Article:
Victims and direct relatives of victims who were transported to concentration camps by Dutch railway group NS during World War II can now put in claims for compensation, the Parool reports.
The decision to compensate survivors and relatives follows the recommendations made by a committee headed by former Amsterdam mayor Job Cohen.
Some 100,000 Jews, Sinti and Roma were transported to holding camps in the Netherlands before being moved to concentration camps such as Auschwitz and Sobibor. The NS was paid €2.5m by the Germans for the transports, invoices show.
A campaign by 83-year-old holocaust survivor and former Ajax physio Salo Muller led the NS to launch the compensation scheme late last year. The total bill to the state-owned company is expected to run into tens of millions of euros, with amounts paid to relatives and survivors of between €5,000 and €15,000.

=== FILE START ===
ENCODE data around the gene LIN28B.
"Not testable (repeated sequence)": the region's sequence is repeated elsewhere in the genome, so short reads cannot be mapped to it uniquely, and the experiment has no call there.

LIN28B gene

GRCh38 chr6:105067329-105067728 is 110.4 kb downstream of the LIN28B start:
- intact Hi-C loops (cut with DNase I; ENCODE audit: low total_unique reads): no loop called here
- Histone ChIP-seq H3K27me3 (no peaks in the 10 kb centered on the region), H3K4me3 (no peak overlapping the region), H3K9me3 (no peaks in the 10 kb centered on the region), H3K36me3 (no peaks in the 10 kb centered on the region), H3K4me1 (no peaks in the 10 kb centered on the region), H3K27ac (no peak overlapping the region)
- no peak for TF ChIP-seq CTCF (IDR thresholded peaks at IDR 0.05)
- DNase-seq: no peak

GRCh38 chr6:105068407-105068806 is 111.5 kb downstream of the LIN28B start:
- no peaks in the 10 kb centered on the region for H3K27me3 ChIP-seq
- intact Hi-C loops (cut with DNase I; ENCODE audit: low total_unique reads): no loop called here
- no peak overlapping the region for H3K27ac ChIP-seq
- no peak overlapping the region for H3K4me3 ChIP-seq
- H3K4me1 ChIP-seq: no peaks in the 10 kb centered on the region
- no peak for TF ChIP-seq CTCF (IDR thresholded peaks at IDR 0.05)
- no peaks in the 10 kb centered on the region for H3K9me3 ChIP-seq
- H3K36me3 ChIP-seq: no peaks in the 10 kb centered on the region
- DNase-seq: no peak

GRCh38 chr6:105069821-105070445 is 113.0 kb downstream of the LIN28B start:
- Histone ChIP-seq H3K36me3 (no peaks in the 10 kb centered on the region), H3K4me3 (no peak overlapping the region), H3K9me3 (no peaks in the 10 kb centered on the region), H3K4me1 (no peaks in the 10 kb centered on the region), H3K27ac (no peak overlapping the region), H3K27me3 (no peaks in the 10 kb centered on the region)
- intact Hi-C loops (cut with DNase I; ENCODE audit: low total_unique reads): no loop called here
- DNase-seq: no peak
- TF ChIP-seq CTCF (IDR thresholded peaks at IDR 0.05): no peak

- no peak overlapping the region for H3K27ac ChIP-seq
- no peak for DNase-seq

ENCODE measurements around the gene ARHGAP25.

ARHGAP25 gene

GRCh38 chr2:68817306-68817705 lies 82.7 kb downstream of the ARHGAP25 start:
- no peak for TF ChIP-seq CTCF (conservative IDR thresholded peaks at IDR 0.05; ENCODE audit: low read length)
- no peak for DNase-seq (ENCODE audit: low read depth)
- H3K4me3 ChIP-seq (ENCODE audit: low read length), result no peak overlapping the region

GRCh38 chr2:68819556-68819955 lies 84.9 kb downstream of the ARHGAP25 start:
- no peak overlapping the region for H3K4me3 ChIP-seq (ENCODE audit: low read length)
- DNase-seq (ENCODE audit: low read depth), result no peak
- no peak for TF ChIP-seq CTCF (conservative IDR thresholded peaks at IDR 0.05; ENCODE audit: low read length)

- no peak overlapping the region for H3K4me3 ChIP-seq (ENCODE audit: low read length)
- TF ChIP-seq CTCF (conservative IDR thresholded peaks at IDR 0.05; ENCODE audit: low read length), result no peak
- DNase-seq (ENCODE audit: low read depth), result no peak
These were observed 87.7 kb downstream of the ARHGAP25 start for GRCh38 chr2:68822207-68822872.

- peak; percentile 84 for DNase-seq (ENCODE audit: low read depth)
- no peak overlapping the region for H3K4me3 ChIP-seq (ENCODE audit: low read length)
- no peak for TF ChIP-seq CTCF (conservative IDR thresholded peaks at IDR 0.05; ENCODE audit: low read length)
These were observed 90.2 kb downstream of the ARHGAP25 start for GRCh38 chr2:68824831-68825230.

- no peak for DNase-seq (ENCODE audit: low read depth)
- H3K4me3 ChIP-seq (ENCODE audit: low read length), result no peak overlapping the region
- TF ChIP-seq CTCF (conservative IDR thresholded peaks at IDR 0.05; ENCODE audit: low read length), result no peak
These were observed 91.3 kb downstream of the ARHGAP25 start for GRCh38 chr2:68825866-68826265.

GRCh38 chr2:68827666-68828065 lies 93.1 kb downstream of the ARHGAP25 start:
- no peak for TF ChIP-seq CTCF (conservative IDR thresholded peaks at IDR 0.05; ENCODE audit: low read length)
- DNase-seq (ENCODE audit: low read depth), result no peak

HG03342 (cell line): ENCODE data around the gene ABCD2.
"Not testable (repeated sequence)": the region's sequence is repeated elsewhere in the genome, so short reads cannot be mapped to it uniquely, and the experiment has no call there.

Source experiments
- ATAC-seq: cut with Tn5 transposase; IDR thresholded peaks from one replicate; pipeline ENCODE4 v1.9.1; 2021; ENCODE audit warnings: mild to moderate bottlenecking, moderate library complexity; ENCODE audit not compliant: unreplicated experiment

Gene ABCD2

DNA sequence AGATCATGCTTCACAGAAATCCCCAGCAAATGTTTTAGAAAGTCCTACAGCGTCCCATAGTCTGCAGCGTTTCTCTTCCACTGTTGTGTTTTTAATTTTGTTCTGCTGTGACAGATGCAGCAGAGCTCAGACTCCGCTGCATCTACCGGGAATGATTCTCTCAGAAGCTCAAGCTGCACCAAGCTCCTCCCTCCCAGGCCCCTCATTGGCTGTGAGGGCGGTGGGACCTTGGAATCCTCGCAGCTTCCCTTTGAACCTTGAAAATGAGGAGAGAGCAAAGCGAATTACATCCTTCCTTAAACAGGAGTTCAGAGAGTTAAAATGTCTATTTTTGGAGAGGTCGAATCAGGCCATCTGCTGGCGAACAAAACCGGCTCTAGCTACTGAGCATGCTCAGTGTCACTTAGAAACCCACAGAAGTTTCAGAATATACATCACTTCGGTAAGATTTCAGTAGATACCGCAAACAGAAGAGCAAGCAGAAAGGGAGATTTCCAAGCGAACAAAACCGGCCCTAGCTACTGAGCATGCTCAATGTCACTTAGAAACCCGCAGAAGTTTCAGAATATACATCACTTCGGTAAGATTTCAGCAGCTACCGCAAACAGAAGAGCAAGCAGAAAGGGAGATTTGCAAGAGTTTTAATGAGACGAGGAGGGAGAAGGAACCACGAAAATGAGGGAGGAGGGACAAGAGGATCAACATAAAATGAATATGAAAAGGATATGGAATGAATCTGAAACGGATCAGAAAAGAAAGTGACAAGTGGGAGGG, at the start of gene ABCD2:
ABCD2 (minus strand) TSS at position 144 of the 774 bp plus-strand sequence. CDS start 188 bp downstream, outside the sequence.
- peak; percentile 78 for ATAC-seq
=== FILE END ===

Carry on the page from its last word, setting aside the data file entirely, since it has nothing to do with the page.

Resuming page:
‘I am very emotional and happy the individual compensation has been agreed on. But I am not happy for the reason it is happening. Many thousands of people are still suffering. But I’m glad the NS listened to me,’ Muller told the paper earlier.
Claimants have a year to put in their claims . A few thousand people are expected to apply for compensation, among whom some 500 survivors.
Meanwhile, last week a lobby group representing members of the resistance and their families said they had been forgotten in the compensation scheme.
‘There are still a few loose ends in the NS scheme which no-one can understand,’ Henk Mreijen told the Telegraaf.
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